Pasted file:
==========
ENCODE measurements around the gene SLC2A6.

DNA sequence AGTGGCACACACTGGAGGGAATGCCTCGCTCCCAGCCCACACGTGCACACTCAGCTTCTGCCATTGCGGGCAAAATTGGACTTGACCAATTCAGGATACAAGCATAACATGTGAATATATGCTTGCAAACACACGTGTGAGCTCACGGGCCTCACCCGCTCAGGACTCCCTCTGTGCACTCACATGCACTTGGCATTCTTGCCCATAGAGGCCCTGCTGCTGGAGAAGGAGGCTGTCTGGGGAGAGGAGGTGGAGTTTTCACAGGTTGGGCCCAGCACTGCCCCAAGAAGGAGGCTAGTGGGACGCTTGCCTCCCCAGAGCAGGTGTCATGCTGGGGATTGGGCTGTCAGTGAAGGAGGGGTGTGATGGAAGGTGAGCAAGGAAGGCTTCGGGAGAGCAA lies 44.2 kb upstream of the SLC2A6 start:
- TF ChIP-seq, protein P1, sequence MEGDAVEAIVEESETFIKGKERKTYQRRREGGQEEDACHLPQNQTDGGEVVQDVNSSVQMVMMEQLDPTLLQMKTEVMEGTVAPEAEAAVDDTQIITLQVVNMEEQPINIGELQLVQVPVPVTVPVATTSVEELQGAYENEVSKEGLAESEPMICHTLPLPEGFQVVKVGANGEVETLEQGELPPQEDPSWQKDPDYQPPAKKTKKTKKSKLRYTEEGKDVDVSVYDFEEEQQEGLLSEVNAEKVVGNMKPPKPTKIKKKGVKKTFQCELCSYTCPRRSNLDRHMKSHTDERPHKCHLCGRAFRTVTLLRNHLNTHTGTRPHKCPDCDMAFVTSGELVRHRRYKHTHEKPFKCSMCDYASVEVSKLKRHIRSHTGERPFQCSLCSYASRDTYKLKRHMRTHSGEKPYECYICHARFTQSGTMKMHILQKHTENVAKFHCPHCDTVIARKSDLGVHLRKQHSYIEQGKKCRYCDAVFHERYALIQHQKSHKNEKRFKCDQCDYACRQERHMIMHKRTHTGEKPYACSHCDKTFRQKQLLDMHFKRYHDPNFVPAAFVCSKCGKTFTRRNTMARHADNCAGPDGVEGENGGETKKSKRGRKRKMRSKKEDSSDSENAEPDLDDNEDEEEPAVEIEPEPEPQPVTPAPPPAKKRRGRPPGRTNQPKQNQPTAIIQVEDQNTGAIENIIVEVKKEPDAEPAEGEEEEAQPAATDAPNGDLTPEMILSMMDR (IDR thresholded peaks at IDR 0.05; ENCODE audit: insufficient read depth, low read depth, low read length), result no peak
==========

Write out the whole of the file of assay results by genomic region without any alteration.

ENCODE measurements around the gene SLC2A6.

DNA sequence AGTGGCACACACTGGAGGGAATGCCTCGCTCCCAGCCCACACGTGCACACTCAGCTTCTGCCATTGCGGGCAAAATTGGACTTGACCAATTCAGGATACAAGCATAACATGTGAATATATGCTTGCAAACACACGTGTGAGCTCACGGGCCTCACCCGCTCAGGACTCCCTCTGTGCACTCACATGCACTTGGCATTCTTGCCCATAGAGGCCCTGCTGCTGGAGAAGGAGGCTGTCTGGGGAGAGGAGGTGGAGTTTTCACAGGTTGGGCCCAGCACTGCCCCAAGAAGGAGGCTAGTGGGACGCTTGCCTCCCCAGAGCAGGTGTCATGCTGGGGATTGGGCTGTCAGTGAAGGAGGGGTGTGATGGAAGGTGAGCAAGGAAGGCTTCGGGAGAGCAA lies 44.2 kb upstream of the SLC2A6 start:
- TF ChIP-seq, protein P1, sequence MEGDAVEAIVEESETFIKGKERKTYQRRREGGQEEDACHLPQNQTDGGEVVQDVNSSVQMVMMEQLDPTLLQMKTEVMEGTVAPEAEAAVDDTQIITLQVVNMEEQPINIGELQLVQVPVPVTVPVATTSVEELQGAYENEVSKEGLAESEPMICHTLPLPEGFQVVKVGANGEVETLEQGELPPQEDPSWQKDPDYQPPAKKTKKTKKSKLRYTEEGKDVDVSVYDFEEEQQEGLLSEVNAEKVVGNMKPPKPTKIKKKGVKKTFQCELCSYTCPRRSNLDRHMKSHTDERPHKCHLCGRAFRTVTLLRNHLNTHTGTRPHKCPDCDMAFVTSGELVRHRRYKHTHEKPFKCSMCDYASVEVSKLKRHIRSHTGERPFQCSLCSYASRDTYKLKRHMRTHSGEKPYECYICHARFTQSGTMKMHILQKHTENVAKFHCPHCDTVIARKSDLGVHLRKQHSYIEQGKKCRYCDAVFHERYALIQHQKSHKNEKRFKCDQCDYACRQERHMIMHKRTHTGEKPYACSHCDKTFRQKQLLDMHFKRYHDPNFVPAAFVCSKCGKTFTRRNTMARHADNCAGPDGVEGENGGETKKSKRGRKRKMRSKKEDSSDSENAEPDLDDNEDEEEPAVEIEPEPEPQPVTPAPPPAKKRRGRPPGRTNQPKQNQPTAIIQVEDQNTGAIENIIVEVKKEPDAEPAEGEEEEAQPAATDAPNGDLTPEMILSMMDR (IDR thresholded peaks at IDR 0.05; ENCODE audit: insufficient read depth, low read depth, low read length), result no peak